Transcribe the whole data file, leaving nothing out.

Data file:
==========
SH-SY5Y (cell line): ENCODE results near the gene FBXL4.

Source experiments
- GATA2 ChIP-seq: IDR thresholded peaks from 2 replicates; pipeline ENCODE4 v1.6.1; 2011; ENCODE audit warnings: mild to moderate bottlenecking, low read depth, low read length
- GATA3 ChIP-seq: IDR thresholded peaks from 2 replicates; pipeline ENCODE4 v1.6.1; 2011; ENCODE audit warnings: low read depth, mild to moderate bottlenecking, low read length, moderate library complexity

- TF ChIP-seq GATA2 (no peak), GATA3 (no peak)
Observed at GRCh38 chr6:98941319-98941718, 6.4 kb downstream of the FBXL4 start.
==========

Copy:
SH-SY5Y (cell line): ENCODE results near the gene FBXL4.

Source experiments
- GATA2 ChIP-seq: IDR thresholded peaks from 2 replicates; pipeline ENCODE4 v1.6.1; 2011; ENCODE audit warnings: mild to moderate bottlenecking, low read depth, low read length
- GATA3 ChIP-seq: IDR thresholded peaks from 2 replicates; pipeline ENCODE4 v1.6.1; 2011; ENCODE audit warnings: low read depth, mild to moderate bottlenecking, low read length, moderate library complexity

- TF ChIP-seq GATA2 (no peak), GATA3 (no peak)
Observed at GRCh38 chr6:98941319-98941718, 6.4 kb downstream of the FBXL4 start.